Express your interest by non-verbal signals: nodding head, tilting in the direction of the speaker, eye contact, smiling. Take care also about the verbal confirmation – both short (oh, yes – yes, I understand) and more complex (Do you want to say something more?) will work here.

4. Balancing

Balancing, is to encourage people who haven’t said anything yet or spoke a little to speak (to express their opinions, ideas). Using this technique, you are giving a clear signal that all views in the group are important and everyone has the right to express opinion.

When we use the balancing?

  • At the beginning when not everyone feels safe.
  • Whenever the discussion is dominated by a small group of people.


Say: We’ve already known the opinions of two people. Who will propose a different way of looking at this matter? What others think about what you’ve just said Peter? We have listened to the arguments of Anna and Dominic, who has a different point of view?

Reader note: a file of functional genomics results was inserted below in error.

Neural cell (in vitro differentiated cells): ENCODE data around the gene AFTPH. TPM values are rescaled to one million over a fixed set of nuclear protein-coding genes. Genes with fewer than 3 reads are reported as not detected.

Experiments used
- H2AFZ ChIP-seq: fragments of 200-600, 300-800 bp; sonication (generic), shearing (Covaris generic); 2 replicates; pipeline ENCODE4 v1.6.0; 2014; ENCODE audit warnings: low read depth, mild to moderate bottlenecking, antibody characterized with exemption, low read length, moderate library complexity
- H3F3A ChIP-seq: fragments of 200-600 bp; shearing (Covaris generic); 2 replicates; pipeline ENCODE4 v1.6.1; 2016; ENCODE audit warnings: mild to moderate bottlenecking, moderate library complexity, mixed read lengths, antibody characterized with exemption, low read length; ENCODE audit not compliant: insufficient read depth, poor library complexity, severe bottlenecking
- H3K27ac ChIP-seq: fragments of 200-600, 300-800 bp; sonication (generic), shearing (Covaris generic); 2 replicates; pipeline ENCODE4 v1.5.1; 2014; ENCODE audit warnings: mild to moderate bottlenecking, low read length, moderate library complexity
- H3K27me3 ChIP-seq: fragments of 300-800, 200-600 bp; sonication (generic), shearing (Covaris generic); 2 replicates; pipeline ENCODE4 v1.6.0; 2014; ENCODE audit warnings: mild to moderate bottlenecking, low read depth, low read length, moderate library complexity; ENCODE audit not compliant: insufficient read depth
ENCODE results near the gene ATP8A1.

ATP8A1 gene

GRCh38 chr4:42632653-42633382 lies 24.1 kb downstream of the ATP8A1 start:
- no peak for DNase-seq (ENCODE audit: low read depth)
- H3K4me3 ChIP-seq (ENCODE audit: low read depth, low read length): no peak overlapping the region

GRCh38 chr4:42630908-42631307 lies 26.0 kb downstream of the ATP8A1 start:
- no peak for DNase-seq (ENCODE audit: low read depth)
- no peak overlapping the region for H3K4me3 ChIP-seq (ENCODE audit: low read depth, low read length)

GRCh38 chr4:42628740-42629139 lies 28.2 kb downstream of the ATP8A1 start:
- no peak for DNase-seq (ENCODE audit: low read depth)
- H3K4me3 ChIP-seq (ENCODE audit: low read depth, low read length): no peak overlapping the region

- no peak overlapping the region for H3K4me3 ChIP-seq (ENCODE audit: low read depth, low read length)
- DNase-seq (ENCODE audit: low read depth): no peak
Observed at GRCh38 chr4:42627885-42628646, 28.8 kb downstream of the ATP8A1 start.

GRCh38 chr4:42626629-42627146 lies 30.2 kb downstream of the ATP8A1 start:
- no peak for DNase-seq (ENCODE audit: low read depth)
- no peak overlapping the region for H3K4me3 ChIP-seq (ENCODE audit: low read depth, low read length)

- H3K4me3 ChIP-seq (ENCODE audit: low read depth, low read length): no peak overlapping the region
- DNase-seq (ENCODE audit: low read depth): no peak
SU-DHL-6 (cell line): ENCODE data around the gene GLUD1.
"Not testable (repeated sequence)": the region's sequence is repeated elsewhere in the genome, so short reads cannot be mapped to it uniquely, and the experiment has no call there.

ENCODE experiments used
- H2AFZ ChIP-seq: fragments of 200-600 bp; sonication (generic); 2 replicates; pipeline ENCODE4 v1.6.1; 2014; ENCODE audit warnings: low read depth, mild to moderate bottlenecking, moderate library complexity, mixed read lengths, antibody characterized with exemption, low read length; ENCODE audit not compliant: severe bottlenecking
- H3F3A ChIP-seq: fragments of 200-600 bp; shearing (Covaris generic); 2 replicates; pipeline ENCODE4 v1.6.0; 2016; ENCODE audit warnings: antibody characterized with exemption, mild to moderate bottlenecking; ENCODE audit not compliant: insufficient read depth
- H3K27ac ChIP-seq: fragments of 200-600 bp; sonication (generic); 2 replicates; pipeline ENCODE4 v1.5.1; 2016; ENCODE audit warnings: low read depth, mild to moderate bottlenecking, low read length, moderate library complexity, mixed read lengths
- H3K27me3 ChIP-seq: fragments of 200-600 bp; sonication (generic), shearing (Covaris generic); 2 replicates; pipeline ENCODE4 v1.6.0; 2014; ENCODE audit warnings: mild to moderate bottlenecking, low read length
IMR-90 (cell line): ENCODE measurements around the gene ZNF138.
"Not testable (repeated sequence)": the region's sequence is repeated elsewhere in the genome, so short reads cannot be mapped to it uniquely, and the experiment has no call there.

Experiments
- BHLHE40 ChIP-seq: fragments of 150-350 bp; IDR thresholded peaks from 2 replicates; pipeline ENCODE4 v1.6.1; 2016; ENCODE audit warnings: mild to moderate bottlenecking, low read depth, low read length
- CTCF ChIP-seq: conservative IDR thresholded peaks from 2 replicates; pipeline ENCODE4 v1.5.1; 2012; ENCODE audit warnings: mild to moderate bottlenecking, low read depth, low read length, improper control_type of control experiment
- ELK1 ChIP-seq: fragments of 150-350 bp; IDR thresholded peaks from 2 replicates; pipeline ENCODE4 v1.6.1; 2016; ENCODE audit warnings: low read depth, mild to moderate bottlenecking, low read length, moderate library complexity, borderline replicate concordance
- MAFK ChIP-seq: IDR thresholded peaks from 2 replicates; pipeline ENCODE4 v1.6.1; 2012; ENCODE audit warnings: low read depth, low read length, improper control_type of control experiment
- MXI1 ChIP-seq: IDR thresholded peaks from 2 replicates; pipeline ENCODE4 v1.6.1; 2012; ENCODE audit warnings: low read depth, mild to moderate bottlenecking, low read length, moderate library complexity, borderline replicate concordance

5. Giving voice

Giving voice is a procedure that helps to organize the discussion.

When we give voice?

When there is chaos in a group and everyone speaks at the same time.


Step 1: Please, all of the people who want to speak, raise your hands.

Step 2: I see that four people want to speak: Anna, Lucy, George and Adam. You will speak in this order. The first – Anna, the second – Lucy and so on.

Step 3: (When Anna finishes) Lucy, I invite you to speak …

Step 4: (When the last person has finished) Does anyone else want to add anything?

6. Summary

Summarizing means to present again the most important issues, thoughts, ideas emotions that appeared at the particular stage of the work of the group.

When you summarize?

  • At the end of a particular stage of the work of the the group.
  • At the end of the work of the group.

For what purpose?

  • To collect the most important facts and confirm their understanding.
  • To show what progress has been achieved and encourage further efforts.
  • To ensure that all matters in that part of the meeting have been discussed and covered, and we can move on to the next.


Introduce the most essential issues that have been raised. Verify if you told about every important matters. For example: It seems to me, that the basic thoughts that have been expressed, are …. I think that the most important issues that have been raised until now are … Have I forgotten about anything?